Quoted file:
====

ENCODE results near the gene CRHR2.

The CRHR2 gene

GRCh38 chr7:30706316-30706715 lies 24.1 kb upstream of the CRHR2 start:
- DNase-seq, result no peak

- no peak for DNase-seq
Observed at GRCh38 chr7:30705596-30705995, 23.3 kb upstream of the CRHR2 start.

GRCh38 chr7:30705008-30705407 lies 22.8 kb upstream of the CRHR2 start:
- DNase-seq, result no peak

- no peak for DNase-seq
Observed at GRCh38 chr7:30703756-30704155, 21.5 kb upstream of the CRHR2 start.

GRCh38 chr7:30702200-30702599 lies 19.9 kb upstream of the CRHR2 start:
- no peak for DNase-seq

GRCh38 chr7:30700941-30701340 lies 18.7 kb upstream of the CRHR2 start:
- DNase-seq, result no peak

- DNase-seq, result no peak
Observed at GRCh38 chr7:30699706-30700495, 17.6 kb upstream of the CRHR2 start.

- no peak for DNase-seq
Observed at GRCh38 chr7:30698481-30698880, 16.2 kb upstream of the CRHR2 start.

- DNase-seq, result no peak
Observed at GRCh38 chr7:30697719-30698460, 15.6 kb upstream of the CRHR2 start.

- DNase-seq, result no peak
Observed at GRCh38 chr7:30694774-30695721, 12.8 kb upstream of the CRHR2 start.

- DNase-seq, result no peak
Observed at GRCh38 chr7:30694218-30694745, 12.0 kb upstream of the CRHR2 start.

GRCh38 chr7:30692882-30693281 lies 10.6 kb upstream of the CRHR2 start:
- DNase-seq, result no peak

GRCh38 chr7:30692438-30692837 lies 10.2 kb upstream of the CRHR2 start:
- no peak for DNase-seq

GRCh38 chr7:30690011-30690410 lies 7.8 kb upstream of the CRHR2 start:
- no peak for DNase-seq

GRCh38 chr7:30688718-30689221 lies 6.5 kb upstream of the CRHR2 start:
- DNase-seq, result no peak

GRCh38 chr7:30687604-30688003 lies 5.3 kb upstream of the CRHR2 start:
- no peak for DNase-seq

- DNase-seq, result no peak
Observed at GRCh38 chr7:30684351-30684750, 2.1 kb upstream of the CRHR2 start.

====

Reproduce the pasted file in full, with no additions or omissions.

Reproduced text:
ENCODE results near the gene CRHR2.

The CRHR2 gene

GRCh38 chr7:30706316-30706715 lies 24.1 kb upstream of the CRHR2 start:
- DNase-seq, result no peak

- no peak for DNase-seq
Observed at GRCh38 chr7:30705596-30705995, 23.3 kb upstream of the CRHR2 start.

GRCh38 chr7:30705008-30705407 lies 22.8 kb upstream of the CRHR2 start:
- DNase-seq, result no peak

- no peak for DNase-seq
Observed at GRCh38 chr7:30703756-30704155, 21.5 kb upstream of the CRHR2 start.

GRCh38 chr7:30702200-30702599 lies 19.9 kb upstream of the CRHR2 start:
- no peak for DNase-seq

GRCh38 chr7:30700941-30701340 lies 18.7 kb upstream of the CRHR2 start:
- DNase-seq, result no peak

- DNase-seq, result no peak
Observed at GRCh38 chr7:30699706-30700495, 17.6 kb upstream of the CRHR2 start.

- no peak for DNase-seq
Observed at GRCh38 chr7:30698481-30698880, 16.2 kb upstream of the CRHR2 start.

- DNase-seq, result no peak
Observed at GRCh38 chr7:30697719-30698460, 15.6 kb upstream of the CRHR2 start.

- DNase-seq, result no peak
Observed at GRCh38 chr7:30694774-30695721, 12.8 kb upstream of the CRHR2 start.

- DNase-seq, result no peak
Observed at GRCh38 chr7:30694218-30694745, 12.0 kb upstream of the CRHR2 start.

GRCh38 chr7:30692882-30693281 lies 10.6 kb upstream of the CRHR2 start:
- DNase-seq, result no peak

GRCh38 chr7:30692438-30692837 lies 10.2 kb upstream of the CRHR2 start:
- no peak for DNase-seq

GRCh38 chr7:30690011-30690410 lies 7.8 kb upstream of the CRHR2 start:
- no peak for DNase-seq

GRCh38 chr7:30688718-30689221 lies 6.5 kb upstream of the CRHR2 start:
- DNase-seq, result no peak

GRCh38 chr7:30687604-30688003 lies 5.3 kb upstream of the CRHR2 start:
- no peak for DNase-seq

- DNase-seq, result no peak
Observed at GRCh38 chr7:30684351-30684750, 2.1 kb upstream of the CRHR2 start.